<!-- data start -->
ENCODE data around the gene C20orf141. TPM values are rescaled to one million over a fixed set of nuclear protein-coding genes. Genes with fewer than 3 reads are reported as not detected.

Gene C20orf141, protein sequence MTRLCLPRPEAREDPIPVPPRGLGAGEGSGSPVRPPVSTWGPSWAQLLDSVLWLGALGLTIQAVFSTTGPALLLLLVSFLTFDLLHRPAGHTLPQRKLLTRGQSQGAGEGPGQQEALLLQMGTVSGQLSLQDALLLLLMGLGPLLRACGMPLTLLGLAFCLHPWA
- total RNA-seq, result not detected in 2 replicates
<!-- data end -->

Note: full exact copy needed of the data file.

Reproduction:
ENCODE data around the gene C20orf141. TPM values are rescaled to one million over a fixed set of nuclear protein-coding genes. Genes with fewer than 3 reads are reported as not detected.

Gene C20orf141, protein sequence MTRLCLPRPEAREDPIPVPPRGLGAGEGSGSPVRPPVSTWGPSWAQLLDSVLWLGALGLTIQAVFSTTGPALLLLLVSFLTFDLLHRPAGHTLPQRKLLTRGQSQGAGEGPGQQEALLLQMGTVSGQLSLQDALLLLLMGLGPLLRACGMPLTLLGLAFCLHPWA
- total RNA-seq, result not detected in 2 replicates